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Islam and Christianity

ISLAM AND CHRISTIANITY This book is written in the nature of a “key” for those Muslim brothers of ours who have just a smattering of knowledge on how the Islamic religion has developed, and it has been written for those non-Muslims willing to know the fundamentals of Islam. Islam, the most up-to-date and the most immaculate of the world’s existing religions, is based upon very humane and very logical principles. Without going into details, this book touches upon the fundamentals of Islam and makes a comparison of Islam with other religions. It answers criticisms raised against Islam by its adversaries and explains as compendiously as possible the qualifications essential for being a good Muslim. For those who would like to read valuable books on Islam written by Islamic scholars (rahimahumullâhu ta’âlâ) after learning the facts contained in this book, we advise that they read books published in different languages by the Hakîkat Kitabevi (Bookstore) in Istanbul. The names of these books are appended to our books. Read this book slowly and with reflection! Encourage others to read it, too! An ignorant person cannot be a good Muslim. Indeed, it is impossible for a person not to attach all his heart to Islam after learning its fundamentals. After reading this book, you will also realize what a lofty, sacred, logical, and perfect religion Islam is, and you will attach all your heart and soul to it in order to attain salvation and repose in this world and in the hereafter. Islam that abrogated celestial religions of Judaism and Christianity along with their validity is explained first. That Qur’an-ı Karîm is word of Allah; miracles of Muhammad ׳alayhissalâm, his virtues, moral practices and habits; how to be a true Muslim; a comparison of Islam and Christianity; that Muslims are scientifically powerful; are explained next.

the rich Muslim

the rich Muslim countries. A pretext was finally found. It was necessary to recapture the sacred lands belonging to Îsâ ‘alaihissalâm’ from the Muslims. A money-and-blood-thirsty and sadistical priest named Pierra L’Ermite came up with the claim that he had had a dream in which Îsâ ‘alaihis-salâm’ had appeared to him and wailed for help, saying, “Rescue me from the hands of Muslims!” He launched a military campaign for the rescue of Jerusalem, continuously provoking and encouraging people. It was an opportunity looters were looking forward to. Dreaming that they would obtain valuable goods in the places they would go to, they joined the first crusading expedition mounted by Pierre L’Ermite. Their commanders were the lunatic priest L’Ermite and the poor knight Gauntier. Consisting of mere looters, the first crusaders had not left their countries yet when they began looting. They pillaged some cities in Germany. When they entered Istanbul, they pillaged the affluent Byzantine city with complete unaffectedness despite the cries of the owners of the goods they were stealing. Completely on the loose, the crusaders were making their way through towns and villages, attacking people and places at random, when they were stopped and annihilated by the Seljuki Turks before reaching Jerusalem. Then other crusaders appeared. Gradually, crusading became a matter of honour, and eminent kings joined the expeditions, which meant tremendous armies. According to a report, a one-millionstrong, [or at least 600,000,] set forth to attack. The crusading expeditions continued for a hundred and seventy-four years, from 489 [1096 C.E.] to 669 [1270 C.E.], in eight waves. Later, crusaders were organized against the Turks. The Ottoman Turks made holy wars against the crusading armies and routed them in Nighbolu and Varna. Some fanatical Christians include even the Balkan War, which took place in 1330 [1912/13 C.E.], in those expeditions, and consider that war, which they fought against the Turks, as a crusading expedition. The German emperor Friedrich Barbarossa, Friedrich II, Conrad III, Heinrich VII, the British king Richard the Lionhearted (Couer de Lion), the French kings Philip Auguste and Saint Louis, the Hungarian king Andreas II were among the many kings and princes who joined the crusades. Perpetrating all sorts of savagery on the way and, as we have already stated, burning, destroying and plundering Istanbul, which belonged to – 222 –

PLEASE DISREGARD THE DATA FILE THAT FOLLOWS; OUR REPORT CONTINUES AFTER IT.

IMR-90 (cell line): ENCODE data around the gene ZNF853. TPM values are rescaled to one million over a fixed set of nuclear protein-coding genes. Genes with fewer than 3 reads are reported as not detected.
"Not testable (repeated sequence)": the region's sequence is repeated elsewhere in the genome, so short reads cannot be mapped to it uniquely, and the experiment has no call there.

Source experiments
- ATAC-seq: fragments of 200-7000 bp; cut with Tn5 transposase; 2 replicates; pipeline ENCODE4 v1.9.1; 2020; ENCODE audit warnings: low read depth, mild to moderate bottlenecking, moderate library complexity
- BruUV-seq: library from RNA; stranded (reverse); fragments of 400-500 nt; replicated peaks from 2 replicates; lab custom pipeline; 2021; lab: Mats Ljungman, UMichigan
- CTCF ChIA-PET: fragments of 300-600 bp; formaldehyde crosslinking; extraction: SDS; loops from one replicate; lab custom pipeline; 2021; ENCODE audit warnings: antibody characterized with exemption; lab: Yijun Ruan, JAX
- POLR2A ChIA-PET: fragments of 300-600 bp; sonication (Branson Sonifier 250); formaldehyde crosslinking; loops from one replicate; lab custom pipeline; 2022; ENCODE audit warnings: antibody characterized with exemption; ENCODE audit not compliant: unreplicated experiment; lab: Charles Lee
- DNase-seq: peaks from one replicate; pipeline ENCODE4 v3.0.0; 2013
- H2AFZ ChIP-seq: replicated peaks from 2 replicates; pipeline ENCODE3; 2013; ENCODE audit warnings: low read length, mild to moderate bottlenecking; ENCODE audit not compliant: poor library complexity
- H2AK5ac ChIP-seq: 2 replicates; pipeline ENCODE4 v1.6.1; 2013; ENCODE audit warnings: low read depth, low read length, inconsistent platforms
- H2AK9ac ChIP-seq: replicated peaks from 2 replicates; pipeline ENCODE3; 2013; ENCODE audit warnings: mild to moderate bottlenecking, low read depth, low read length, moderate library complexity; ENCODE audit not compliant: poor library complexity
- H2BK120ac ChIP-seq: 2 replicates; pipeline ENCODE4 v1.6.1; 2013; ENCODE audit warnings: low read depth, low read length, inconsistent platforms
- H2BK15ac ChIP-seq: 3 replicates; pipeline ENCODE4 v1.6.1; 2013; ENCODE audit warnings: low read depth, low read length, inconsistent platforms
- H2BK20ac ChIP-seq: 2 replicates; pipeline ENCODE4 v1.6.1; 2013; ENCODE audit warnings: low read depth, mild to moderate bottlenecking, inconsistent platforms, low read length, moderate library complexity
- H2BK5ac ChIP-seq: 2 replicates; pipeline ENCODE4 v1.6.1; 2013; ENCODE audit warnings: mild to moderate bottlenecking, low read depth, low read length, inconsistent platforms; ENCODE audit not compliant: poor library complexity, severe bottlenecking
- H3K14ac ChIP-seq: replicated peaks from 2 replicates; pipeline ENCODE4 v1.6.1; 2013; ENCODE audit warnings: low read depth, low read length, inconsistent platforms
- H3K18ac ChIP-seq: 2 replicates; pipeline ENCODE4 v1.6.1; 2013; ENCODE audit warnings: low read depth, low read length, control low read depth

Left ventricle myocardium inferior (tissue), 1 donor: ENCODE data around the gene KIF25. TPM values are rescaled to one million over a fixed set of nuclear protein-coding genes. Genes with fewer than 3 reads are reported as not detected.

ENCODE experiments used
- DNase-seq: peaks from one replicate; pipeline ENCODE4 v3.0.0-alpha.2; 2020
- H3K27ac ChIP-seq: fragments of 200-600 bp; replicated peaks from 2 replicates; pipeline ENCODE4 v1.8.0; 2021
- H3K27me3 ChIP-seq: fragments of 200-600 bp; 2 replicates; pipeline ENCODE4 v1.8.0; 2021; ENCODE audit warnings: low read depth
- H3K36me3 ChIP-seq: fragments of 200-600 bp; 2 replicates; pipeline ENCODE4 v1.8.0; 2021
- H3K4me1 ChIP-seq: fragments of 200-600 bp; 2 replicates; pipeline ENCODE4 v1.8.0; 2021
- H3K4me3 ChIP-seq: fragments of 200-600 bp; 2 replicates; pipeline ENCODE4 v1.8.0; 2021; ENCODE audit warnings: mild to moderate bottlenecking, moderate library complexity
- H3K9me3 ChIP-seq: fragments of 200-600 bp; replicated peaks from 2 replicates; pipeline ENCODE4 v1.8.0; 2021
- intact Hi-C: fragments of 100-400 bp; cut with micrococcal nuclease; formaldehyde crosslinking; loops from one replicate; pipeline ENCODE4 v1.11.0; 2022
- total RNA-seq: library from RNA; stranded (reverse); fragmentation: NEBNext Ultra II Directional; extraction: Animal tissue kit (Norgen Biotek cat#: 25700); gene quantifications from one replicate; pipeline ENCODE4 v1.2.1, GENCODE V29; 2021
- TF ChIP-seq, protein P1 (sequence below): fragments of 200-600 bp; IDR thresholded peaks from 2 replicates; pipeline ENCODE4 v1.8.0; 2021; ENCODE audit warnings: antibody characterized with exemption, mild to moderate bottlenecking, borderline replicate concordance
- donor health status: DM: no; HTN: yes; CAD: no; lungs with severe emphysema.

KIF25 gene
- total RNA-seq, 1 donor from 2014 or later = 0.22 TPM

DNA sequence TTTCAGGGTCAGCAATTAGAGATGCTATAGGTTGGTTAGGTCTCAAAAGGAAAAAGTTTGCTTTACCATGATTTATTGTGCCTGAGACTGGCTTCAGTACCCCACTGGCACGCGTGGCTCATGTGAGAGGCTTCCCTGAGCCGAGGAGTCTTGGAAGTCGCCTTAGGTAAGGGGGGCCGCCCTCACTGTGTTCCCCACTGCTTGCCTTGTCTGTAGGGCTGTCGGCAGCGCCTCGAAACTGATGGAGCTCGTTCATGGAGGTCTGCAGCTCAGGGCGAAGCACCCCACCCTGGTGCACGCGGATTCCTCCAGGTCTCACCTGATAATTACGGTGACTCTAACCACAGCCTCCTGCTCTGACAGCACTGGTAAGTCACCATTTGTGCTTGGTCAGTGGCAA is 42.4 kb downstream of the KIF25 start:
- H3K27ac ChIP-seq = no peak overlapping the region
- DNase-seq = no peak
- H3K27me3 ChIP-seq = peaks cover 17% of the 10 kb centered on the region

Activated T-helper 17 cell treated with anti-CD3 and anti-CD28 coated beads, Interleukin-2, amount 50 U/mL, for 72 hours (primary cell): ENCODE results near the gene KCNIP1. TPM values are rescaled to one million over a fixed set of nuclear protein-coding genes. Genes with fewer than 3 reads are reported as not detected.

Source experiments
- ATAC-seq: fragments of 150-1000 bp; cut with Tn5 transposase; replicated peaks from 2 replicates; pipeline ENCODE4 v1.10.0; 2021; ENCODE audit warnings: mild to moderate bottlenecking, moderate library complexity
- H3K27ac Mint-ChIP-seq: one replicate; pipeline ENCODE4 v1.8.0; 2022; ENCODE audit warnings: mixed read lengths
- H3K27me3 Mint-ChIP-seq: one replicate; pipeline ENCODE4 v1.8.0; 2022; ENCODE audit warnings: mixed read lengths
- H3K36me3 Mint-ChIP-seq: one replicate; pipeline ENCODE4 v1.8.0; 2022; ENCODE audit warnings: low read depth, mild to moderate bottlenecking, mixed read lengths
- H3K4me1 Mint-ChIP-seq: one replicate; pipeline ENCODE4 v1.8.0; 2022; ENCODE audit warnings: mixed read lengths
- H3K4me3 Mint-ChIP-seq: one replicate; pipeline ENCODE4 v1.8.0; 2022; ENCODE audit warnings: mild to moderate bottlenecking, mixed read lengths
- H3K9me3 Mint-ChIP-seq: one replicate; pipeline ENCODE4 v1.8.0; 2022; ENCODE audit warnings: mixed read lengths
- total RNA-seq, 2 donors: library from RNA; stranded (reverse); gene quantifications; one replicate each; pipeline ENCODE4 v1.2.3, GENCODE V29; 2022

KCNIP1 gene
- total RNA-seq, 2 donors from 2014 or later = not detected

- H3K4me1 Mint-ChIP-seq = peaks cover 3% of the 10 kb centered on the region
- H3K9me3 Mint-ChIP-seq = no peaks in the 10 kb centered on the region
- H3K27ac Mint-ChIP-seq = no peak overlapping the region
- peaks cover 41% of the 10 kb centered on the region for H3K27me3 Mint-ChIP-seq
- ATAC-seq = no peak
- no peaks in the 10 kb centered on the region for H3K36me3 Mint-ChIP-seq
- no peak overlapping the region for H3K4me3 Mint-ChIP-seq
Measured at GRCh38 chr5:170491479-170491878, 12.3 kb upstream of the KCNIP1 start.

their co-religionists, the Byzantines, they arrived in Jerusalem. The following is a passage paraphrased from a five-volumed book about the crusading expeditions, by Michaud: “In 492 [1099 C.E.], the crusaders were able to force their way into Jerusalem. When they entered the city they slaughtered seventy-thousand of its Muslim and Jewish inhabitants. The streets were flooded in blood. Heaps of corpses blocked the roads. The crusaders were so barbarous that they slaughtered ten thousand Jews that they met on the banks of the Rhine in Germany.” The Muslim Turks, on the other hand, did not slay a single woman or child in Vienna. The lithograph on the mount is imaginary. The crusaders’ savageries in Jerusalem, however, are blatant facts. Ahmed Cevdet Pasha, ‘rahima-hullâhu ta’âlâ’ states as follows in his book Qisâs-i-Enbiyâ: “The crusading army invaded Jerusalem in 492 [1099 C.E.]. They put all its inhabitants to the sword. They slaughtered more than seventy thousand Muslims who had sheltered in the Masjîdi-aqsâ. A considerable number of those Muslims were imâms (religious leaders), scholars, zâhids (extremely pious Muslims), and people too old to use a gun. The Christian barbars plundered the innumerable gold and silver candle-sticks and invaluable historical items in the treasury near the valuable stone called Sahratullah. Most of the Syrian cities came into the possession of the crusaders, and consequently a Kingdom of Jerusalem came into being. For many long years hundreds of battles were fought between that kingdom and the Muslims. Eventually, Salâhaddîni-Eyyûbî ‘rahima-hullâhu ta’âlâ’ [d. 589 (1193 C.E.)], won a victory, called Hattin, after various battles, and entered Jerusalem on a Friday which coincided with the twentieth day of the blessed month of Rajab, in 583 [1186 C.E.]. Within the following few years he purged many cities from the crusaders and rescued hundreds of thousands of Muslims from captivity. The patriarch of Jerusalem, the bishops and priests put on their mourning garments and made tours in Europe to propagate vengeance. The pope died of grief when he received the news of defeat. A new pan-European army of crusaders was established. The German emperor Friedrich, the king of France Philip, and the king of England Richard, wearing crosses up to their chests, came with their armies. Yet their efforts to recapture Jerusalem ended in failure. In 690 [1290 C.E.], the Egyptian Sultan Melik Eshref – 223 –